Friday, August 13, 2010

C. difficile in the hospital: Time to quit counting?

One of my IPs is assigned the task of looking at each inpatient with C. difficile and trying to determine whether the case should be classified as nosocomial. She says it drives her crazy. There's a new review in Clinical Infectious Diseases that looks at contamination of retail foods, primarily ground meat products, with C. difficile. The authors seem cautious in claiming that contamination of food leads to disease in humans, but given that we are increasingly seeing patients with C. difficile infection who have not had contact with healthcare facilities, it seems highly plausible. The editorial points out that new strains of C. difficile are constantly being imported into the hospital from the community. So when an inpatient who has never before been hospitalized develops C. difficile diarrhea on hospital day 12 is this from nosocomial acquisition or from the hamburger he ate a week before admission? Maybe I should quit driving my IP crazy.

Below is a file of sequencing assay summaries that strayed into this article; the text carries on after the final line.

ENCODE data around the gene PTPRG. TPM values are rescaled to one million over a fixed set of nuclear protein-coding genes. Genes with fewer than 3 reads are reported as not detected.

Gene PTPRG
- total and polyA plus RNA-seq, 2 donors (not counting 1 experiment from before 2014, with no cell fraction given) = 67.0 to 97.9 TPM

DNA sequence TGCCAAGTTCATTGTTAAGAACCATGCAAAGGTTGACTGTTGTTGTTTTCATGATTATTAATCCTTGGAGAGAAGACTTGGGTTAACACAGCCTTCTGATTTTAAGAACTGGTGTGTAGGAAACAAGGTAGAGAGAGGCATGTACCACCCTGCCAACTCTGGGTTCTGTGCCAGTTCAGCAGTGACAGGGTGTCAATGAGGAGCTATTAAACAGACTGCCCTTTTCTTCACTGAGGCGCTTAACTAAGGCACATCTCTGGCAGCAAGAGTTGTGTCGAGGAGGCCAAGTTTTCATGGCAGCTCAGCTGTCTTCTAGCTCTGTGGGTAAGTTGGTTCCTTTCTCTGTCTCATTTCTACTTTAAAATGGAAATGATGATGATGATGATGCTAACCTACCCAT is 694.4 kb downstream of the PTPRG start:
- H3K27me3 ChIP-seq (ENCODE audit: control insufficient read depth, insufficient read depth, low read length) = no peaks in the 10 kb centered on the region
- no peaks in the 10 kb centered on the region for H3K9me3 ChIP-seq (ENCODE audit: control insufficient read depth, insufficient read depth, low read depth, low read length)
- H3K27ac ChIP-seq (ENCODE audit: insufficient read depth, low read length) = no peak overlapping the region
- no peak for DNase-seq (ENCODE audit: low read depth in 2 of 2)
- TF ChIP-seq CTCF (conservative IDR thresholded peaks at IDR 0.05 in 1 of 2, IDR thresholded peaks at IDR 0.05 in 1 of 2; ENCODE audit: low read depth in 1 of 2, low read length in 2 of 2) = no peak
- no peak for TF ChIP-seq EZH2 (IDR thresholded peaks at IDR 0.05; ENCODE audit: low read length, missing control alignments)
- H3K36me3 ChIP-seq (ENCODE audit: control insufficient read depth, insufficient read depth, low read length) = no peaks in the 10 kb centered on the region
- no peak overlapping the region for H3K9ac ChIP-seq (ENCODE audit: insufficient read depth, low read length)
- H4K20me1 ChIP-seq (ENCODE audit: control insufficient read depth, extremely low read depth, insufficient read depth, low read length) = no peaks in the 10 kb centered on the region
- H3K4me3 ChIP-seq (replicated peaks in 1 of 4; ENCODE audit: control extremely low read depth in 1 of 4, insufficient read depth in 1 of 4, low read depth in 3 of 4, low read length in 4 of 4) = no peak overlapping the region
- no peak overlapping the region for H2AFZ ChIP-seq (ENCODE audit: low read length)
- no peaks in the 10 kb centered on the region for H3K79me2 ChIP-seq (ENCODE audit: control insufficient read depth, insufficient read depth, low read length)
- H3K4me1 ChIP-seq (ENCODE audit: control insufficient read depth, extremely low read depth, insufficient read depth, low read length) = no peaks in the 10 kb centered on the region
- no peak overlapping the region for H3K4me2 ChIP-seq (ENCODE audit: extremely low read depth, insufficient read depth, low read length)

2 comments:

  1. or a hamburger he/she ate in the hospital. Sure that might be hospital-acquired, but not something that would be prevented with improved HH compliance.

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  2. Is it a resolved issue whether recent exposure to C diff is the usual cause of symptomatic C diff infections? The idea used to be that antibiotics kill other bacteria in the colon and then pre-existing C diff proliferates causing illness. Is this latter idea proven to be wrong or has it been shown to be only a minor cause?

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